The second part of her book lays out her "moral visions" on three key issues: U.S. immigration policy, Medicare for All and a $15 minimum wage. (Jayapal was part of the coalition that helped pass Seattle's $15 minimum wage in 2014.) The book is both an unusual insider's account of Trump-era politics in D.C. (including Jayapal's relationships with other Democratic leaders) and a fierce call for all citizens, no matter their roles in society, to use the power they have. --Katie Noah Gibson, blogger at Cakes, Tea and Dreams

Discover: U.S. Congresswoman Pramila Jayapal recounts her activist career and lays out thoughtful policy proposals in a warm, keen-eyed memoir.

The New Press, $27.99, hardcover, 240p., 9781620971437

Of Bears and Ballots: An Alaskan Adventure in Small-Town Politics

by Heather Lende


When Heather Lende (If You Lived Here, I'd Know Your Name; Find the Good) decides to run for a borough assembly seat in her hometown of Haines, Alaska, she jumps into local politics with the same delightful zest and enthusiasm that characterize her writing in Of Bears and Ballots. She's lived in this small town for almost 30 years, she's written three popular books about it. She knows most of the 1,600 residents and has written obituaries about her friends and neighbors for the local paper since 1997. Her goal is to be a politician who says "Why not? We can try that. Let's listen."

Unfortunately, her foray into small-town government coincides with the election of Donald Trump and the virulent political divisions that have spread across the country--even affecting a spot as idyllic as Haines appears to be. "Some people," Lende says, "can create a conflict out of anything," and conflicts both large and small begin to rock her community. Development and environmental concerns become viciously at odds, and Lende discovers that people she's known and liked for years now view her as a liberal politician who ought to be recalled from office. With piercing candor and remarkable good humor, Lende pulls away any sentimental veil that might obscure the realities of small-town politics.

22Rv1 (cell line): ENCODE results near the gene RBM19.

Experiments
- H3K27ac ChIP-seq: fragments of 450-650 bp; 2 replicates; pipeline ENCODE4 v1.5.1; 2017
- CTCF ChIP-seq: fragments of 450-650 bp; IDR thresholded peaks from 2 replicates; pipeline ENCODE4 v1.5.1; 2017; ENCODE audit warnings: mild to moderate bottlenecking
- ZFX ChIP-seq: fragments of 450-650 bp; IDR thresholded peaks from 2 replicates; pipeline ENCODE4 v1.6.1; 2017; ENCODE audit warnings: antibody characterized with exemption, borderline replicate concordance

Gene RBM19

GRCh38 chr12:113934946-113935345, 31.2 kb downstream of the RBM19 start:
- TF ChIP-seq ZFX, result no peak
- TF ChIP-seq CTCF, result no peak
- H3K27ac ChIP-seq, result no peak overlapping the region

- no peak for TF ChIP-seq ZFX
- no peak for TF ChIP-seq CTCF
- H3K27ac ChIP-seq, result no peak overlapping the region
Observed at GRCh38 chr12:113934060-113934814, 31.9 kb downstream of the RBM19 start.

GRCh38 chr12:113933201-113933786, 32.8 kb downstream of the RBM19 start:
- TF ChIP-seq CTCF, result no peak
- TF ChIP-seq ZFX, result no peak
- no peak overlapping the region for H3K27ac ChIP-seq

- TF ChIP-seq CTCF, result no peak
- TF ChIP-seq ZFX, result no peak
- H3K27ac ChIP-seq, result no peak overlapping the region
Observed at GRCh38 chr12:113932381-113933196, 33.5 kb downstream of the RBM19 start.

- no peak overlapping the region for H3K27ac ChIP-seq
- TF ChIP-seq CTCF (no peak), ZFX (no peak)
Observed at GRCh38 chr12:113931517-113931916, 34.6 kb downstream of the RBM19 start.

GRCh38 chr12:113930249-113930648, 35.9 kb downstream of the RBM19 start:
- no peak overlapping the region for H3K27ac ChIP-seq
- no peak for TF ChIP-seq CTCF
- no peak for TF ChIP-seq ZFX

"Democracy! It's glorious chaos," the owner of the local paper observes. It's testimony to Lende's special gift that, in spite of the pain and sadness involved in her political adventure, she leaves her readers with that same conclusion. --Janet Brown, author and former bookseller

Discover: Heather Lende's fourth book about her hometown delightfully and insightfully explores small-town life and politics, Alaskan style.

Algonquin, $25.95, hardcover, 288p., 9781616208516

Education

Why Did I Get a B? And Other Mysteries We're Discussing in the Faculty Lounge

by Shannon Reed


In the opening pages of Shannon Reed's Why Did I Get a B?: And Other Mysteries We're Discussing in the Faculty Lounge, aspiring educators are offered a light-hearted quiz to assess their temperamental compatibility to teaching. This and other chucklesome pieces are among Reed's thoughtful essays reflecting on her 20-year "accidental, perfect career" in a profession that is demanding but offers rewards beyond measure.

Trained in theater, Reed's foray into education began with a reluctant stint as a preschool teacher. She tenderly recalls the specific moment when, during an outdoor lesson with her young students, she fell in love with her job and decided to make it into a career. Why Did I Get a B? is structured in three parts, reflecting the stages of Reed's professional life: preschool, high school and her current position as a writing professor at the University of Pittsburgh.

Confronting what make her chosen career an incredibly challenging one, Reed is also brutally honest about her limited world view when she joined the faculty of a small public high school in South Brooklyn. She eventually learned to see students for who they were as individuals instead of stereotypes based on their appearance, and she cultivated an important teaching skill: the ability to maintain authority without demanding unquestioning obedience.